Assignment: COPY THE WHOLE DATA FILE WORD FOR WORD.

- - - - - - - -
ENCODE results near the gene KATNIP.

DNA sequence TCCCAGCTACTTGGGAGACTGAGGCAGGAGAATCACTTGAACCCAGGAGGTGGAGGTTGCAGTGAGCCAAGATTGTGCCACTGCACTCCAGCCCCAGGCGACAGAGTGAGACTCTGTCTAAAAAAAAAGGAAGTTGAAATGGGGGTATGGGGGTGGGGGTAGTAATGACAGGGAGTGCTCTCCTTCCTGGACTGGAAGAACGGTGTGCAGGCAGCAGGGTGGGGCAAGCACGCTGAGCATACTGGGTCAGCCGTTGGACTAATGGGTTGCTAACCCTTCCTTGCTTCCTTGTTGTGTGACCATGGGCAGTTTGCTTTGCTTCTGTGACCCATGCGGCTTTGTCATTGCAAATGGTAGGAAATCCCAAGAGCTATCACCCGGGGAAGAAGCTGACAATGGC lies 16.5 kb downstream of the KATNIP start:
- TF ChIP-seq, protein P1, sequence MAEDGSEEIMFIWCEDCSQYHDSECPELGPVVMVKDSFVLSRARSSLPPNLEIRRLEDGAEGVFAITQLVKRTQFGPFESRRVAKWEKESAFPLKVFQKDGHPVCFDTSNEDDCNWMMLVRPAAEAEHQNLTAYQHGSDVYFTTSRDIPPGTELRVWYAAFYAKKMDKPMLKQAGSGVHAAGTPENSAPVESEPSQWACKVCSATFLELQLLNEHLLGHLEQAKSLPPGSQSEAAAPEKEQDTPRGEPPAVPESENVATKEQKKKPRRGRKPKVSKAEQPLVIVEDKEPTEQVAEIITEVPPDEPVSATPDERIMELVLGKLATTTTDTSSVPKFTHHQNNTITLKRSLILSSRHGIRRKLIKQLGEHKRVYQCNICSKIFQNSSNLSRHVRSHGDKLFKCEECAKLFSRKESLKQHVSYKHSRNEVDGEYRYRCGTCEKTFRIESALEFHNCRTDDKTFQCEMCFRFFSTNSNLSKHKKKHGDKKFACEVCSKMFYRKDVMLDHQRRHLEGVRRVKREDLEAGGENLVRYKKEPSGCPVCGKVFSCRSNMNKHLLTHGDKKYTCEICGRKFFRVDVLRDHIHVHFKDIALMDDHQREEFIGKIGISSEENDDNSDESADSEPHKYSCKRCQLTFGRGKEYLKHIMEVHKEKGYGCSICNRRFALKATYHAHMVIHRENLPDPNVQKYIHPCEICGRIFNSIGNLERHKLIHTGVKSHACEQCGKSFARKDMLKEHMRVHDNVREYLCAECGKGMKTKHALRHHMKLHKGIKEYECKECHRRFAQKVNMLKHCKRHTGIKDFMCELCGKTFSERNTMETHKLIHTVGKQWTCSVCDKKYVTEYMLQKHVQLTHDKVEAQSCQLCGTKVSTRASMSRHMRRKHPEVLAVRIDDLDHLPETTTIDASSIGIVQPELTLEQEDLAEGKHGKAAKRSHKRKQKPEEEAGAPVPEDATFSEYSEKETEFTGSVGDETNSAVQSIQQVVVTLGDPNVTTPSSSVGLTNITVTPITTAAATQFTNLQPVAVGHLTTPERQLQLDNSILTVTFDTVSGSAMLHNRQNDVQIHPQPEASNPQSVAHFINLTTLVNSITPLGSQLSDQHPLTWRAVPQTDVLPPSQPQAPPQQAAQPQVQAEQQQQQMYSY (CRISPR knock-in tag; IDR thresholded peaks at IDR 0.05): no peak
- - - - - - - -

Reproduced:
ENCODE results near the gene KATNIP.

DNA sequence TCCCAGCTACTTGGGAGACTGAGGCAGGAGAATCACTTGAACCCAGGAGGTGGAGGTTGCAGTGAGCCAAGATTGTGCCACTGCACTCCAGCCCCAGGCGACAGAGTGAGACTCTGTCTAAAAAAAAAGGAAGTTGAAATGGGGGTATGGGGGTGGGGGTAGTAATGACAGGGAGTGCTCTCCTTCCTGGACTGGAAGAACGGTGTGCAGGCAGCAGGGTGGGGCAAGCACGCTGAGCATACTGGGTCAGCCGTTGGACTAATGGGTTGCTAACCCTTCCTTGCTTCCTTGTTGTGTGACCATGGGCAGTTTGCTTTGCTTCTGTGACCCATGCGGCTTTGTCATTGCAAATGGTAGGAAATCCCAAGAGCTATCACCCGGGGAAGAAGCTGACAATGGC lies 16.5 kb downstream of the KATNIP start:
- TF ChIP-seq, protein P1, sequence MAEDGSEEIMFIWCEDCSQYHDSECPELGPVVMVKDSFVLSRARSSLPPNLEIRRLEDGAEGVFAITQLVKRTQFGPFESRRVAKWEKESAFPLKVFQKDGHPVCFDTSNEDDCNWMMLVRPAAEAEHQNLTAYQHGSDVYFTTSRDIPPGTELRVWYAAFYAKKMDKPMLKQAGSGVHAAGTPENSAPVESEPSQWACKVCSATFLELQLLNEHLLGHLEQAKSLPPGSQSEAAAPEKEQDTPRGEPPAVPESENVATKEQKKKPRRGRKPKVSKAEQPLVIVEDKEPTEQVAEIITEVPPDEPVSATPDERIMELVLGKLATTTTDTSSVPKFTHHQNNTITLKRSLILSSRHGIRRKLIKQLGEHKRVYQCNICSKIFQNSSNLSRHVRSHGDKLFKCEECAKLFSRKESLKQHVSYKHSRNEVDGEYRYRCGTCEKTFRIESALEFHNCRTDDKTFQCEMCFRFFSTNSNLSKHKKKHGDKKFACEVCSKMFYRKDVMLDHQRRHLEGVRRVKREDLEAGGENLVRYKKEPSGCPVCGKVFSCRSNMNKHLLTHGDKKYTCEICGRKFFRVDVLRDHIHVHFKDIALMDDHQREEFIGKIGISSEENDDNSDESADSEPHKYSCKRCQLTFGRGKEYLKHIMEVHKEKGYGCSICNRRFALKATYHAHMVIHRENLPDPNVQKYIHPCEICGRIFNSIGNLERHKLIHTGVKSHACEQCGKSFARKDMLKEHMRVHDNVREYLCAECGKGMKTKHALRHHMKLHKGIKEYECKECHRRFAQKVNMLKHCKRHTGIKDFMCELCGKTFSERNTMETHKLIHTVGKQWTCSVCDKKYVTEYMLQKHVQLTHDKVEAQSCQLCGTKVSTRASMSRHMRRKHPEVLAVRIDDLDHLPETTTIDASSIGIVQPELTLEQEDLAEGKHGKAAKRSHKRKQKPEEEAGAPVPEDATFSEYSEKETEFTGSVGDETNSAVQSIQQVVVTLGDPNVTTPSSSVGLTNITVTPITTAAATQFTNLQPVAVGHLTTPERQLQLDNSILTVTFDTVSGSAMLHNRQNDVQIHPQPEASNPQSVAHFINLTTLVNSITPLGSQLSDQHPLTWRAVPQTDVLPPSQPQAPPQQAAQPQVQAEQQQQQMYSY (CRISPR knock-in tag; IDR thresholded peaks at IDR 0.05): no peak